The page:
Ender’s Game (2013)


Dave’s 3Word Review:
Fascinating for juveniles.

Oh, to be young again. Can you remember the time when everything you ever saw was awe-inspiring? Such an innocent time, our childhood. With time comes knowledge of what makes a movie award material, and that innocence we once held loses its traction and films just stop becoming so special. When I was a kid, I loved movies so much I inspired to be an actor myself, so I could create such stories of captivation. Of course, I learned my true gift was swallowed more with writing than acting. So with my writing ability, I turn your attention to Ender’s Game, a movie that back in the day, you might have really enjoyed, but further in life…not as much.

In the far, far off future, children (through the use of realistic video games) are trained in combat for an eventual battle. You see, back in the day, aliens attacked earth. We were able to destroy them, but for years they have waited for their next attack. So children are trained, and Ender is one of the smartest kids anyone has ever seen. His ability to make choices at the spur of the moment and to stop a threat from further attacks wins him a spot in outer space, where his training continues to heighten until the eventual true battle in the stars.

Man, when I was in my early teens or late childhood, I kid you not, Ender’s Game would have instantly been my favorite movie of all time. This film is filled to the brim with an element of epicness that kids would absolutely love, mixed with high-flying space adventures, video game fun, and friendships to last a lifetime. Plus, the very character of Ender is one that many kids could connect with, as he is the small, dorky underdog type. Something we’ve seen several times before, but that’s because it works. There’s little to nothing a youth wouldn’t like about the movie, the characters are in their age range, what can I say? However, the magic that this film clearly sets doesn’t work as well for the adults.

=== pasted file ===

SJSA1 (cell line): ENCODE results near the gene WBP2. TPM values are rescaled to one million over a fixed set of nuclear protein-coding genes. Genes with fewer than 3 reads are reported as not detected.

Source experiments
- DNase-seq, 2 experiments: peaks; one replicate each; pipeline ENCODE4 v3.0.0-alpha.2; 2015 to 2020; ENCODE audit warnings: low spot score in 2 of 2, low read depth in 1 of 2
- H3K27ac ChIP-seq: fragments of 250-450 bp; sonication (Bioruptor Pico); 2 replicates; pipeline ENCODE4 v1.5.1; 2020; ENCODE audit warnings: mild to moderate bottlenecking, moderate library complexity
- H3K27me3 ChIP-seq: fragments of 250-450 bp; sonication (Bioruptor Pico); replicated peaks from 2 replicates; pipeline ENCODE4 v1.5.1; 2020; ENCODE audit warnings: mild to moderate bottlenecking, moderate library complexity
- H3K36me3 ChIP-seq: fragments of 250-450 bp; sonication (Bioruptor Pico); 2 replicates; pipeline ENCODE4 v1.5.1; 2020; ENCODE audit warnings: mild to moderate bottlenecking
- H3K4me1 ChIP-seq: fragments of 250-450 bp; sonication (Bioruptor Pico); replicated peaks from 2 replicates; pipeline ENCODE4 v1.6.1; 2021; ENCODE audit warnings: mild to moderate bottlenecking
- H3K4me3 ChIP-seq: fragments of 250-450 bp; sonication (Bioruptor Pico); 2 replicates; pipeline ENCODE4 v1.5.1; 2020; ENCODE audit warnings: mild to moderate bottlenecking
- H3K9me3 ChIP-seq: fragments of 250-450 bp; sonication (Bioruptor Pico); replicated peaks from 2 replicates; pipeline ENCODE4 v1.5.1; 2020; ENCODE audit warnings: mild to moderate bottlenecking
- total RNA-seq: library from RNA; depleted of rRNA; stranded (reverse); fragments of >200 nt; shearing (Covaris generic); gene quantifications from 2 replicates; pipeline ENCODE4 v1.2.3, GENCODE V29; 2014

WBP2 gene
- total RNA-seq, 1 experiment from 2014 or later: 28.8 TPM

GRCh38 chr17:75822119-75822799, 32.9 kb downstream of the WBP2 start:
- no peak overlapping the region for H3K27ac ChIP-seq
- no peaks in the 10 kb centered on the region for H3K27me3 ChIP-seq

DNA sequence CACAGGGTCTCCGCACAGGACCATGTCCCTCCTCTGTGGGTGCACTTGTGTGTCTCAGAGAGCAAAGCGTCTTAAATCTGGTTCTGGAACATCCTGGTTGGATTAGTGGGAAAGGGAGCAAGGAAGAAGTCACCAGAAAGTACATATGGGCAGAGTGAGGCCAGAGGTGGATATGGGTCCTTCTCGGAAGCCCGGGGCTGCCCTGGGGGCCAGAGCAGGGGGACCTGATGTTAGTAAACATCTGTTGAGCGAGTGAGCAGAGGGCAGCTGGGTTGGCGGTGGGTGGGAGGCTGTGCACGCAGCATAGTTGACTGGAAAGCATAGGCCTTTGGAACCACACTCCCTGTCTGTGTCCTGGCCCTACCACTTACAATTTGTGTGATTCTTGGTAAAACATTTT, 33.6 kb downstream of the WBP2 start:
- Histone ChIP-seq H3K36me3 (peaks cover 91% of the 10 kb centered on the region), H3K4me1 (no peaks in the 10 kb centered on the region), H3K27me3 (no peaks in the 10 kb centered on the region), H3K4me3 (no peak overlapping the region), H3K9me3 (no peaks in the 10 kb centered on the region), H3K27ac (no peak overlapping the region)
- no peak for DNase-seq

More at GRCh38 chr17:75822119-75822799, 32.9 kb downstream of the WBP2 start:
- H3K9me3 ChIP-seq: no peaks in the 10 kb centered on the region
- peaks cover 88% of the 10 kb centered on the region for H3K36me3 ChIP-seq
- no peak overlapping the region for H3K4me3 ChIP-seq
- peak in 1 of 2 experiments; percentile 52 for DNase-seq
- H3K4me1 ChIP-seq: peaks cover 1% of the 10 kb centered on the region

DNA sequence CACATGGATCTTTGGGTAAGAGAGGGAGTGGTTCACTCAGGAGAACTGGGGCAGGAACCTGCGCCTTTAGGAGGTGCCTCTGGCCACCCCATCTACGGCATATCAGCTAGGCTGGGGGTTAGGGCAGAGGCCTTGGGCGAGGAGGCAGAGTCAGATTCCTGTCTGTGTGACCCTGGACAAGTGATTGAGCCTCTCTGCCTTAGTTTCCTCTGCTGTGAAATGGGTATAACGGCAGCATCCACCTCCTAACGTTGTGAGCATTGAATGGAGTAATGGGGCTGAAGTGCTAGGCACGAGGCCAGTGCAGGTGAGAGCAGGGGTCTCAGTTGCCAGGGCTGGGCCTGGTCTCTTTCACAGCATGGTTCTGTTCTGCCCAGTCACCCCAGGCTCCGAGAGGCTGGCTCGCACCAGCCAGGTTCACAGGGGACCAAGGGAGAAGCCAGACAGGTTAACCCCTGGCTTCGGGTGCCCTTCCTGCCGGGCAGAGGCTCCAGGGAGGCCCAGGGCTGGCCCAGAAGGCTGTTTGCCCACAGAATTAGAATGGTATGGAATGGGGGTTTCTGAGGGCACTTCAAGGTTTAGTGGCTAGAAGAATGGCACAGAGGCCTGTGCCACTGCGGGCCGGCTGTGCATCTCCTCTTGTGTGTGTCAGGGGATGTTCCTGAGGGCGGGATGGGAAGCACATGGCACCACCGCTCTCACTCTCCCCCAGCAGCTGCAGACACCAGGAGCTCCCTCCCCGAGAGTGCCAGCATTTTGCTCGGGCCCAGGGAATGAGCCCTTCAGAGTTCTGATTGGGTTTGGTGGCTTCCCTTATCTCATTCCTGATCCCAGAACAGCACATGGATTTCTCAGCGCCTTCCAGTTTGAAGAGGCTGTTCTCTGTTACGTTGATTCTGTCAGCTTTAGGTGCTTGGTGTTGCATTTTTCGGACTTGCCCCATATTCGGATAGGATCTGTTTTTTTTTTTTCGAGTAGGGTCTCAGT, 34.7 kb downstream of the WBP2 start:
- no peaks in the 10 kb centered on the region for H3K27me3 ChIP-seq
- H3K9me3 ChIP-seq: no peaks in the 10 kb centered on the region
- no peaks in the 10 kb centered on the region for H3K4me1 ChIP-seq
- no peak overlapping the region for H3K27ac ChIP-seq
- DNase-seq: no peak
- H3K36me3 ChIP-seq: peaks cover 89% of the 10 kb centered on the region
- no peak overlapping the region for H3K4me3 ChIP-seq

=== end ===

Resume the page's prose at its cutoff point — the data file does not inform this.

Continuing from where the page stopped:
Adults just can’t connect with many of the characters. In the scheme of things, there is two men and one woman in the “adults” category. They are all really amazing characters to be sure, but it doesn’t reward the audience with enough personality to connect with everyone. Some people will connect with Harrison Ford while others don’t. Either way, it’s pretty awesome to see him in space again, directing orders. Now don’t get me wrong, just because adults can’t really connect with any of the characters doesn’t mean they can’t enjoy the film at all, because they can. The story in itself is a very intriguing one all around, and one I’d be very interested in continuing watching with sequels that are clearly planning to be made. Beyond the premise, the film is mysterious and action filled enough to never feel long or dragged out. So there are things about this film that appeal to all ages, with an obvious nod towards youth.

This is a very futuristic sci-fi oriented film, so if what floats your boat is typically realism, then this film isn’t for you, then again you probably knew that. I’d say the target audience for this film was “the whole family”. Not a lot of kids’ movies are enjoyable by the whole family anymore, and this is one that fits that description rather well. I just wish I was kid again. Oh the joys to look forward to movie- adapted toys.

The Good:

Ender’s Game is an amazing film for young adults as it holds a tremendous amount of action, adventure, character development all geared around people in their age-range for one epic ride. The story itself is one that feels original, fresh, and very intriguing.

The Bad:

Adults may find themselves having a more difficult time connecting with the characters, but they will still have at least a significant percentage of the fun while watching.

Memorable Quote:

Ender Wiggin: In the moment when I truly understand my enemy, understand him well enough to defeat him, then in that very moment I also love him.

2 thoughts on “Ender’s Game (2013)

  1. Good review Dave. I still don’t have a clue who this movie was actually for. However, it was quite interesting to see where it went with its story, and what exactly it was trying to say.


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